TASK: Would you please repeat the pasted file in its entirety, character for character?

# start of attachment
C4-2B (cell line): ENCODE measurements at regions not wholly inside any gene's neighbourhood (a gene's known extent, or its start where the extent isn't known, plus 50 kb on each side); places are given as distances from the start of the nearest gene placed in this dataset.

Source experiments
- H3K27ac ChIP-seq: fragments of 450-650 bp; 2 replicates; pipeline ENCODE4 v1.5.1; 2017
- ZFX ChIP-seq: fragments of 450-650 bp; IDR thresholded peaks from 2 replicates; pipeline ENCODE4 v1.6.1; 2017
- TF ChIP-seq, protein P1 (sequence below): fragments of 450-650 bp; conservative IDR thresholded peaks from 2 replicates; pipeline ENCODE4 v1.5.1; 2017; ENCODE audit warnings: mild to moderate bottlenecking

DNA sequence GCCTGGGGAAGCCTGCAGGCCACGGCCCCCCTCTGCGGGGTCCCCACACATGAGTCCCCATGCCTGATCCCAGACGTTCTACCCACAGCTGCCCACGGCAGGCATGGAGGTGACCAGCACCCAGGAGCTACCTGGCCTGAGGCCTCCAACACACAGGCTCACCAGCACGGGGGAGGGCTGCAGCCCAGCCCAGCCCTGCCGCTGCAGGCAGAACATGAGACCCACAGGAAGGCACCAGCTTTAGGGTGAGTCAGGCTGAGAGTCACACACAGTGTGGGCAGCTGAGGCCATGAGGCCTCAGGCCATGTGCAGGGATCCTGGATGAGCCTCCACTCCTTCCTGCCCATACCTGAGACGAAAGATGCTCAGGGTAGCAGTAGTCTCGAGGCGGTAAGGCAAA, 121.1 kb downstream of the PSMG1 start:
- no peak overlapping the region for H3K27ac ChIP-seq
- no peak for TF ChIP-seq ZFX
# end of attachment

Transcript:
C4-2B (cell line): ENCODE measurements at regions not wholly inside any gene's neighbourhood (a gene's known extent, or its start where the extent isn't known, plus 50 kb on each side); places are given as distances from the start of the nearest gene placed in this dataset.

Source experiments
- H3K27ac ChIP-seq: fragments of 450-650 bp; 2 replicates; pipeline ENCODE4 v1.5.1; 2017
- ZFX ChIP-seq: fragments of 450-650 bp; IDR thresholded peaks from 2 replicates; pipeline ENCODE4 v1.6.1; 2017
- TF ChIP-seq, protein P1 (sequence below): fragments of 450-650 bp; conservative IDR thresholded peaks from 2 replicates; pipeline ENCODE4 v1.5.1; 2017; ENCODE audit warnings: mild to moderate bottlenecking

DNA sequence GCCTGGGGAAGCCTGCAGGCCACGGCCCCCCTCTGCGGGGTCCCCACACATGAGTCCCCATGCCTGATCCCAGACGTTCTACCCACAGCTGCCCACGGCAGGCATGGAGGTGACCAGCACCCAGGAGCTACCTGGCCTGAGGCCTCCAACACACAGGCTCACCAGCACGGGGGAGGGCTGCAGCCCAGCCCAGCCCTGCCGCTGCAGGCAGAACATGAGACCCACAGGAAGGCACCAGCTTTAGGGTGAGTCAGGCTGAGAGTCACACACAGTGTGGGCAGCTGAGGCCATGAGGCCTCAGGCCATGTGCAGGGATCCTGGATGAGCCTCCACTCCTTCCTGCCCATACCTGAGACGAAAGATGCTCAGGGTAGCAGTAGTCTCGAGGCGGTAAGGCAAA, 121.1 kb downstream of the PSMG1 start:
- no peak overlapping the region for H3K27ac ChIP-seq
- no peak for TF ChIP-seq ZFX